As we were landing in New York City, I looked at my wife and told her that this was going to be the best baseball experience I have ever encountered. I had no expectations, as I planned on taking everything in. The day before the draft we were invited to visit MLB Network, the home of the 2012 MLB Amateur Draft. Harold Reynolds, one of the best baseball minds in the game, welcomed us and gave us a tour of the nicest baseball establishments that I have ever laid eyes on. Later on, I was lucky enough to have dinner with arguably the most intelligent baseball mind, PERIOD, Peter Gammons. He acknowledges that the greater Houston Area was probably the most talent filled cities in America. Gammons asked me, “What is the first thing that catches your eye in a player?” I replied, “His body.” The conversation continued and I will never forget that, but the best was yet to come.

It was 7:05 pm, and I was getting dressed to impress with a suit I will only wear once and kept the tag tucked away so I could return it the next week. The Hawkins’ family and I were about to engage in something that every parent and coach dream of. Courtney was being recognized in front of the nation for being one of the best up and coming baseball players. For once, I sat speechless and if you know me that doesn’t come easy. My hands were sweaty, and my mouth was dry as Bud Selig introduced himself to the Hawkins’ family and me. Frank Robinson, Joe Torre, Ivan Rodriquez, C.C. Sabathia and the “who’s who” of scouting also greeted us. I wanted to throw up, I felt like I was on my first date with my wife, all I wanted to do was impress. With all the great baseball bodies around, I tried to suck in my beer gut the best way I could. I looked at Courtney as his name had yet to be called, his phone would not stop buzzing. On the tenth pick, a White Sox representative winked at Courtney, he looked at me and said “Ray I’m now with the White Sox!” The water works were in full effect, and with the 13th pick of the 2012 MLB Amateur Draft, Courtney Hawkins was selected by the Chicago White Sox. Nine other high school players, all Banditos followed Hawkins by being selected in the draft. Nick Williams from Galveston Ball High School, a second round pick, in my opinion should have gone a lot higher. Austin “The Freak” Dean has been a Bandito since the age of six, was selected in the fourth round and has already signed and reported to Rookie Ball. Jeremy Kivel went in the tenth round, along with a house hold name in C.J. Hinojosa who went in the 26th round to the Houston Astros after being sidelined to a shoulder injury. Hinojosa is close to my heart as I know, the kid can hit in his sleep. He was always taught, “If you hit, you don’t sit,” and he will stay true to that motto wherever he lands.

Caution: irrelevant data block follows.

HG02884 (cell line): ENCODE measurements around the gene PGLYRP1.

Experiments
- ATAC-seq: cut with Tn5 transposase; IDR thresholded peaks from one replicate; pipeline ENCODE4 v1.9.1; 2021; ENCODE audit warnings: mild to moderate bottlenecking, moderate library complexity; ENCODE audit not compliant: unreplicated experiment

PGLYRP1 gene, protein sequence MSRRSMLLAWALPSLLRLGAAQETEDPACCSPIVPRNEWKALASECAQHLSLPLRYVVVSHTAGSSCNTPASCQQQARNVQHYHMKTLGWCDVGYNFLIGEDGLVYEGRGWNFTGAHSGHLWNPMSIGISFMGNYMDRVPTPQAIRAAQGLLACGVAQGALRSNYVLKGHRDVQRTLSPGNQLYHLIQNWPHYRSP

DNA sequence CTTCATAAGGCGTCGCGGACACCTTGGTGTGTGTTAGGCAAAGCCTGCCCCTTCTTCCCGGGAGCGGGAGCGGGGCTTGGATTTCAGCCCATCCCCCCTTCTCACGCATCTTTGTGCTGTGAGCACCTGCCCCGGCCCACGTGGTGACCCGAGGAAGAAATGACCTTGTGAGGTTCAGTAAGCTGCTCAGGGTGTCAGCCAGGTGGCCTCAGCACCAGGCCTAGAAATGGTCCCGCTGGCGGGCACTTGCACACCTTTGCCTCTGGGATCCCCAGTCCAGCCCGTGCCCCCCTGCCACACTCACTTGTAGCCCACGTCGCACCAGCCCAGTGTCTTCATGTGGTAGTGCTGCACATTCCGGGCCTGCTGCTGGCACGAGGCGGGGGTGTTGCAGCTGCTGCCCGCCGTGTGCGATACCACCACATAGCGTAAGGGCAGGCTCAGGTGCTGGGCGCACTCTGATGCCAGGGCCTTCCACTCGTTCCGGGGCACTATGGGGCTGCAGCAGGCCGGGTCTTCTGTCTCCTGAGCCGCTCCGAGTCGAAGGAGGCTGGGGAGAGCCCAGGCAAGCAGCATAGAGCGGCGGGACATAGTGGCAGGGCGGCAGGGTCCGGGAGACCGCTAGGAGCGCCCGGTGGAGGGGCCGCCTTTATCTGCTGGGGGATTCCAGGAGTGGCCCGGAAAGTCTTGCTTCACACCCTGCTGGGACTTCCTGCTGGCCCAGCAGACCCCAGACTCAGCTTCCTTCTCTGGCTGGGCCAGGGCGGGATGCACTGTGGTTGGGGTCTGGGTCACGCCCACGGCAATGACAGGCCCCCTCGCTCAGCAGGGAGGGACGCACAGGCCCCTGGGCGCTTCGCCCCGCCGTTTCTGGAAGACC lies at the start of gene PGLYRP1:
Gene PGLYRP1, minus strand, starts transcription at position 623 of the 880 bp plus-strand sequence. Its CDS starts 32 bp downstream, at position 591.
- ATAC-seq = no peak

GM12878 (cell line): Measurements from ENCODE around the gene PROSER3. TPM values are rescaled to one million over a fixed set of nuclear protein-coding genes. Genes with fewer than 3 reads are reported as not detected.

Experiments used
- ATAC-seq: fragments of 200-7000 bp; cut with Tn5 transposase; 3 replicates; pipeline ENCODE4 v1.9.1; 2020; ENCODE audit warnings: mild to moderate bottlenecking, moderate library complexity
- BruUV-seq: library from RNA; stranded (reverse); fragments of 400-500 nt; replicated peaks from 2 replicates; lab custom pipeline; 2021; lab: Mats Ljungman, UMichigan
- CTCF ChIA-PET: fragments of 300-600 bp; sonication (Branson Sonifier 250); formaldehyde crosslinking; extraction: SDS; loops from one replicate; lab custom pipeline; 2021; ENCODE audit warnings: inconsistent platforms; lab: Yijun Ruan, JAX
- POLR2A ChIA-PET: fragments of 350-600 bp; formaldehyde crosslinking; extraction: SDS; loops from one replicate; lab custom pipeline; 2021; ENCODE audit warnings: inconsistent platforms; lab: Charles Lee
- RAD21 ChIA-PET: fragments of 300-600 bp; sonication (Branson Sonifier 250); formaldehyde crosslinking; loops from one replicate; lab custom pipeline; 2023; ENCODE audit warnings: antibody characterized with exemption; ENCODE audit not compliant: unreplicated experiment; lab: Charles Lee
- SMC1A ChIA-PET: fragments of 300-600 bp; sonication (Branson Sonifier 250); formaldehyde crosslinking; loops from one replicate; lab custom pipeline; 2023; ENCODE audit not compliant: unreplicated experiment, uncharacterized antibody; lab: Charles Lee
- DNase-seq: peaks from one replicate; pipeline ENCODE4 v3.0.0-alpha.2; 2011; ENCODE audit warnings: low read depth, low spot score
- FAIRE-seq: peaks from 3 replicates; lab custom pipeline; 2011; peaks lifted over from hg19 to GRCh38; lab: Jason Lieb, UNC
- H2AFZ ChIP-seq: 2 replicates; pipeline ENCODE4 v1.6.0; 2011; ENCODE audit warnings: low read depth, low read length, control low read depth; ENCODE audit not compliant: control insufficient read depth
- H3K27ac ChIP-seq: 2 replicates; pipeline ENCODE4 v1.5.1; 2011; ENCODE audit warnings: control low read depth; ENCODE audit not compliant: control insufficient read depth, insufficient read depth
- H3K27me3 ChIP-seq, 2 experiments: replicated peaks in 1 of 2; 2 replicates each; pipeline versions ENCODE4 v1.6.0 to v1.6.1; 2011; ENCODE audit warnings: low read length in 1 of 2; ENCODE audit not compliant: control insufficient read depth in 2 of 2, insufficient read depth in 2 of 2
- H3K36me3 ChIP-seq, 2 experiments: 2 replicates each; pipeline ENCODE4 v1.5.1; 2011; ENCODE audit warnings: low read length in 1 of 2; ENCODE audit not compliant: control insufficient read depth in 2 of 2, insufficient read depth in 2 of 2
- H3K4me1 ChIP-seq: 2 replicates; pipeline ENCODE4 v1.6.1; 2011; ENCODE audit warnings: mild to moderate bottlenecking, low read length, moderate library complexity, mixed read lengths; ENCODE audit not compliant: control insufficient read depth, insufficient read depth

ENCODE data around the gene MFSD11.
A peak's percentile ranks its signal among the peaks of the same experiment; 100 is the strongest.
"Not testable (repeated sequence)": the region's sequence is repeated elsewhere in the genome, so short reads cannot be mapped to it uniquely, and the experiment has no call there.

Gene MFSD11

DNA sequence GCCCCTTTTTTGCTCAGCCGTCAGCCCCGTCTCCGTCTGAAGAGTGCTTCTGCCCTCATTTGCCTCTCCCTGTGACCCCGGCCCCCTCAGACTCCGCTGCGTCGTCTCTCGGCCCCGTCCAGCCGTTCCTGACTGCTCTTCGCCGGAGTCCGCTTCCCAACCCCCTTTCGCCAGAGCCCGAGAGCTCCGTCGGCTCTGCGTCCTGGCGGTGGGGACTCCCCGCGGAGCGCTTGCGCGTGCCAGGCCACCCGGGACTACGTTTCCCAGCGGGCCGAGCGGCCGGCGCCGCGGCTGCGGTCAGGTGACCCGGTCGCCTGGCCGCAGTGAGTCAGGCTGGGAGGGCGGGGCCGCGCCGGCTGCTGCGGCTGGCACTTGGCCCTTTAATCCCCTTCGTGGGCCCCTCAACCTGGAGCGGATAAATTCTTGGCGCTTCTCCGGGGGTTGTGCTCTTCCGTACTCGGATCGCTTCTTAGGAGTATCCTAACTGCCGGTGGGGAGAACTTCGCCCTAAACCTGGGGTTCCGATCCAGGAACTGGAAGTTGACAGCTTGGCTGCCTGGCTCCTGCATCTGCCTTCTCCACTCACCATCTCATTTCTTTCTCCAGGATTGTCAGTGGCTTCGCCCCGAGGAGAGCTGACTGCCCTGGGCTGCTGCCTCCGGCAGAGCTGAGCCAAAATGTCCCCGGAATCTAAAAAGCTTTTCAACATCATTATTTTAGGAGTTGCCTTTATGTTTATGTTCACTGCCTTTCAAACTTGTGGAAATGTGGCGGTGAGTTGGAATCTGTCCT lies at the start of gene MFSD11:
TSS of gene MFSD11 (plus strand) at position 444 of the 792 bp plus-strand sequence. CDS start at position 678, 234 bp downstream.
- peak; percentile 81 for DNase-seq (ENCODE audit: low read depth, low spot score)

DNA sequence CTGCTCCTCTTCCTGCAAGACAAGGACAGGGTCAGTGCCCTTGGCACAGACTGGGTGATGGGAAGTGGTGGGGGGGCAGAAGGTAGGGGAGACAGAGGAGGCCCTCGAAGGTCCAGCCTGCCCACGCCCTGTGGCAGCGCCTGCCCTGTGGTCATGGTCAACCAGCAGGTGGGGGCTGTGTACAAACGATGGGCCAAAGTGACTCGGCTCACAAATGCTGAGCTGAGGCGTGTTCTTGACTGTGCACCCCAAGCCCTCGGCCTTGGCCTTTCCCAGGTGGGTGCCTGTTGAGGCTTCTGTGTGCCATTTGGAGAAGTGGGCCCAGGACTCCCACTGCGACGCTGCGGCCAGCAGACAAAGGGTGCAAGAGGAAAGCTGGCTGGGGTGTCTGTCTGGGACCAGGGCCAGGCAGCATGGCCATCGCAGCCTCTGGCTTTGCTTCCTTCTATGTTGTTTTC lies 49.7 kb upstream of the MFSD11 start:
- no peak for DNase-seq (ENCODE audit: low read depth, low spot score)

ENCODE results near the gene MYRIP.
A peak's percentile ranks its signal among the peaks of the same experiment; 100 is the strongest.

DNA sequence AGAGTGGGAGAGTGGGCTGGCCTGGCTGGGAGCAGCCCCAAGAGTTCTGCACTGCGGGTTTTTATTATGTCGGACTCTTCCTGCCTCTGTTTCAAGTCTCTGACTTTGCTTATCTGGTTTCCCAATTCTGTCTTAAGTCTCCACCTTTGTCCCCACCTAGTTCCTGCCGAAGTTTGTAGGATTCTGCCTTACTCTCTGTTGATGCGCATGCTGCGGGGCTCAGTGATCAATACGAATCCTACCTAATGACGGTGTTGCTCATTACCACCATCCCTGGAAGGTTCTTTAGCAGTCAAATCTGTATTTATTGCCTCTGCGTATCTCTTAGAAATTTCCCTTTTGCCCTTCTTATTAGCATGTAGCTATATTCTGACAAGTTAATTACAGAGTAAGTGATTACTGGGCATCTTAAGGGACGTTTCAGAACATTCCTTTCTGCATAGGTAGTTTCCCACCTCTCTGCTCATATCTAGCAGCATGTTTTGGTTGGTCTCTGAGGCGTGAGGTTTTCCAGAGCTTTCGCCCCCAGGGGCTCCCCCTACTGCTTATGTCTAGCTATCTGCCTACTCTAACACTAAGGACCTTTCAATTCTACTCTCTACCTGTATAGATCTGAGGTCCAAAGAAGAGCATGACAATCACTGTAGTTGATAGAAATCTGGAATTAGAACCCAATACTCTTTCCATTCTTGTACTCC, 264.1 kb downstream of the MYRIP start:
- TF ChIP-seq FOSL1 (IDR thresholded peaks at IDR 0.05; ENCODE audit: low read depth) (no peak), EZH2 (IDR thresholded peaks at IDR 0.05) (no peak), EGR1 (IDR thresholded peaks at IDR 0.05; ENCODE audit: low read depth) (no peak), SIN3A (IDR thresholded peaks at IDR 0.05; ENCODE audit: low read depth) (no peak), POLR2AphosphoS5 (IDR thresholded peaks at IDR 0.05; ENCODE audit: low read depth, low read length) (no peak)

After the draft, I finally figured out what Peter Gammons and these scouts looked for in these kids. I listened in as I rubbed elbows with the best minds baseball can find. All I kept hearing was, “the body and the ability to hit.” Here I am pounding down a fresh fit meal from Subway and I’m here to tell everyone, BODIES MEAN BUSINESS. But don’t forget the ability to hit comes in clutch as well. Larry Dierker, the ex-skipper of the Astros joined the Hawkins family and I for dinner and I asked, “What is the first thing you saw in Correa?” Dierker said “His body.”

I want to give a special thanks to the Hawkins family for having the privilege of coaching their son and the invite to attend this once in a lifetime moment. Our foundation was built on ages 7-14 and projected the Banditos program into High School Showcase which was formed only a short four years ago. Also, thanks to my brother Robert for sharing our vision and building the Banditos Program to the nationally recognized organization that it is today.


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